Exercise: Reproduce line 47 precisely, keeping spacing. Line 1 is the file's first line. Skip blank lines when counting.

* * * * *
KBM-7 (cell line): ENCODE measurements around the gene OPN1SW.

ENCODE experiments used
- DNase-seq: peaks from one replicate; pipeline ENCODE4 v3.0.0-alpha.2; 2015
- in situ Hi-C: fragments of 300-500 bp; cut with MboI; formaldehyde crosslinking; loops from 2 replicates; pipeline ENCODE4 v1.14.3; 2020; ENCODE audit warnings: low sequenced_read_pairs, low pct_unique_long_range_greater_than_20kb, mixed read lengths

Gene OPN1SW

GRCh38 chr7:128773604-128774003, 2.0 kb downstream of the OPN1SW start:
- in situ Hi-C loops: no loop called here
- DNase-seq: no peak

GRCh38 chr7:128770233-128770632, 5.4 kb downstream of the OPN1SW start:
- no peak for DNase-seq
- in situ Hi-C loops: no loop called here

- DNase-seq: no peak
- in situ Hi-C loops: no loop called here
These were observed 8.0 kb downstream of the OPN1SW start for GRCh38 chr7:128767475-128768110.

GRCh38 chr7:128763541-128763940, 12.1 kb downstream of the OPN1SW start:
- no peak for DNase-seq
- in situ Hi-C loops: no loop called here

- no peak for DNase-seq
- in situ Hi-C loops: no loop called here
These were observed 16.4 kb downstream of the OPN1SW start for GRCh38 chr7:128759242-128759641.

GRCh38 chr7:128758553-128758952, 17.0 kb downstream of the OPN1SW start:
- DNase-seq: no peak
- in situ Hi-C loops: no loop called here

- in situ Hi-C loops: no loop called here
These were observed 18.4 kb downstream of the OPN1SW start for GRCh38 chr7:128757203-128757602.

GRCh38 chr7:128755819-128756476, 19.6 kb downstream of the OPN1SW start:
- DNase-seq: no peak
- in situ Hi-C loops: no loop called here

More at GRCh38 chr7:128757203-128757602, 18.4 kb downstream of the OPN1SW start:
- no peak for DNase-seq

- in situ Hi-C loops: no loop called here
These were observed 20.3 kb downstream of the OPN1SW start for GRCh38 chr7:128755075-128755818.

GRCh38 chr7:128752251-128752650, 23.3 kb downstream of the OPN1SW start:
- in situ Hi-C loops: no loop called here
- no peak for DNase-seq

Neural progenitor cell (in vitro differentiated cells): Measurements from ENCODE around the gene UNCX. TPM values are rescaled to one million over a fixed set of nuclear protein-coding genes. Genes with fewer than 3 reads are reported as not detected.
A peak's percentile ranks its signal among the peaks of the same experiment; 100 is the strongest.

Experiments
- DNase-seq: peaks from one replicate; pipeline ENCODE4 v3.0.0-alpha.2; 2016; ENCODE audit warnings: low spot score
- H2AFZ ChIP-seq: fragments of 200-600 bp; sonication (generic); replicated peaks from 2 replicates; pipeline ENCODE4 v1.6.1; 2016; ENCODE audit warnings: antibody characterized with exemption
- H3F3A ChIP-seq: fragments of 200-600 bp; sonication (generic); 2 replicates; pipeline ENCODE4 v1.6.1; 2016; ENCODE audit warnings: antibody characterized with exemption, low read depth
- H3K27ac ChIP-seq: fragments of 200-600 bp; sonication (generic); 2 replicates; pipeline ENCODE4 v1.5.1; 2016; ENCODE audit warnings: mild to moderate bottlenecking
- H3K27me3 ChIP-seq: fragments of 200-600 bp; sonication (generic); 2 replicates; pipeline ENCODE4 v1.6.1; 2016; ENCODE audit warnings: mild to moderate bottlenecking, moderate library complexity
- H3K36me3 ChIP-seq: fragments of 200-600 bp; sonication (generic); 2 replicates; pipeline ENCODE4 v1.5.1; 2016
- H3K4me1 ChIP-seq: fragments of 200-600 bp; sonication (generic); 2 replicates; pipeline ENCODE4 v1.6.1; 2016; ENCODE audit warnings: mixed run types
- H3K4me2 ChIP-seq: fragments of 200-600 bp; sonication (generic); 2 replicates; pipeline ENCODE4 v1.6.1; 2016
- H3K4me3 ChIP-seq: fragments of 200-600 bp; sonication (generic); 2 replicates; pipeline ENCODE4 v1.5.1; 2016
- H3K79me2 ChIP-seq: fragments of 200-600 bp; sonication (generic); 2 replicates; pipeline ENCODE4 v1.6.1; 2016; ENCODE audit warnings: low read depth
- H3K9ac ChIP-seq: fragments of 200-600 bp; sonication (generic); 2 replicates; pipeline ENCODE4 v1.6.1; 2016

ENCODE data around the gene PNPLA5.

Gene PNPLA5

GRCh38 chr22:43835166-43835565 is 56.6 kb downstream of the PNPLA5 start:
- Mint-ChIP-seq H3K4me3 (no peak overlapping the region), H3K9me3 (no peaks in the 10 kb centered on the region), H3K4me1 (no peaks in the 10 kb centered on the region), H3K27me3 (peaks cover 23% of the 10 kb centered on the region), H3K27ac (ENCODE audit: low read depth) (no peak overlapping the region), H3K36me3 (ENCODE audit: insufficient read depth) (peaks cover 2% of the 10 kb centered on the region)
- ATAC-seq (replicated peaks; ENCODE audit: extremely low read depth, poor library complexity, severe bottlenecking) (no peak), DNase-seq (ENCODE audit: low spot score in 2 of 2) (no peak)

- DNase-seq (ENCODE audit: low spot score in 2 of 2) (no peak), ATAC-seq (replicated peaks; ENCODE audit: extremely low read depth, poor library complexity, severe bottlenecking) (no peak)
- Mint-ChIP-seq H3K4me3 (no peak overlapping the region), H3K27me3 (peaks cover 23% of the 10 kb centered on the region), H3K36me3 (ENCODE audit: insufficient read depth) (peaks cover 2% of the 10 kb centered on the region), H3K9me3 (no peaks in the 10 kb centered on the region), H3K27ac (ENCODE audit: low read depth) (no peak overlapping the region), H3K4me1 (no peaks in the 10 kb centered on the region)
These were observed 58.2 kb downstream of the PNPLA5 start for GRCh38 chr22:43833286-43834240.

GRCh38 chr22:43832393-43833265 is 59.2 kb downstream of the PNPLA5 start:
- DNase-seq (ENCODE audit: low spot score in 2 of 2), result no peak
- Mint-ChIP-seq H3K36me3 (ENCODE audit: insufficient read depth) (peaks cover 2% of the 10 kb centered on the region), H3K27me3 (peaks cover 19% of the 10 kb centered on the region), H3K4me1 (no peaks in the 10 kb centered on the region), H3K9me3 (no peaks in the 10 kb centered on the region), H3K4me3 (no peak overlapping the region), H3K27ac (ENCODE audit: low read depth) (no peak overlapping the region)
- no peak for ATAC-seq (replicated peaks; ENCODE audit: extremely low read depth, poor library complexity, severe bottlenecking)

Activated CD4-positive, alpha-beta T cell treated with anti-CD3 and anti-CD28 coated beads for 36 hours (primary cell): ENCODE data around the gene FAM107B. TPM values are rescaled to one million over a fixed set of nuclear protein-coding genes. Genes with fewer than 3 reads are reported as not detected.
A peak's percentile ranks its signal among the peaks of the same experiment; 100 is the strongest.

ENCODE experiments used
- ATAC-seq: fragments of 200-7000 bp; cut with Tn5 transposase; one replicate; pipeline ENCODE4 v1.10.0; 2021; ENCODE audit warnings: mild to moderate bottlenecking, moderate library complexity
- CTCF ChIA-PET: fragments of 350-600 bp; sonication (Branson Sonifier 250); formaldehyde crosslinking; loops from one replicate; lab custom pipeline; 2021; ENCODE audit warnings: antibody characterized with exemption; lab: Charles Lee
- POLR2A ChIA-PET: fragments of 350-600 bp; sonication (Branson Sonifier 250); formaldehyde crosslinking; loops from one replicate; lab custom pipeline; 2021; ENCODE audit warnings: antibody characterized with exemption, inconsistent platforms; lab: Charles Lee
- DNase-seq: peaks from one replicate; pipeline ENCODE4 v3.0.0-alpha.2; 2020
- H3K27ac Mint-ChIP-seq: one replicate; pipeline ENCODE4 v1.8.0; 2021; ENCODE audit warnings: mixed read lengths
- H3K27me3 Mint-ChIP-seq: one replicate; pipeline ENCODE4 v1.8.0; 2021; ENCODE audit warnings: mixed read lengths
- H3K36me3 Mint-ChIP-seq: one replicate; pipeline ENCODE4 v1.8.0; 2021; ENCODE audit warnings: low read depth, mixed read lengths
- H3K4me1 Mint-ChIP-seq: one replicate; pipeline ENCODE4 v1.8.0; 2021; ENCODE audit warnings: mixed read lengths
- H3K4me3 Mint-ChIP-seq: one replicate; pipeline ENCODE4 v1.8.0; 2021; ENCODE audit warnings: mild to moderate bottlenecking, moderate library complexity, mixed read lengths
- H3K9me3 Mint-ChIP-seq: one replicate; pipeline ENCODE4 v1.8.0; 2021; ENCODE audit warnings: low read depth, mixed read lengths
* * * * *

- H3K4me3 ChIP-seq: fragments of 200-600 bp; sonication (generic); 2 replicates; pipeline ENCODE4 v1.5.1; 2016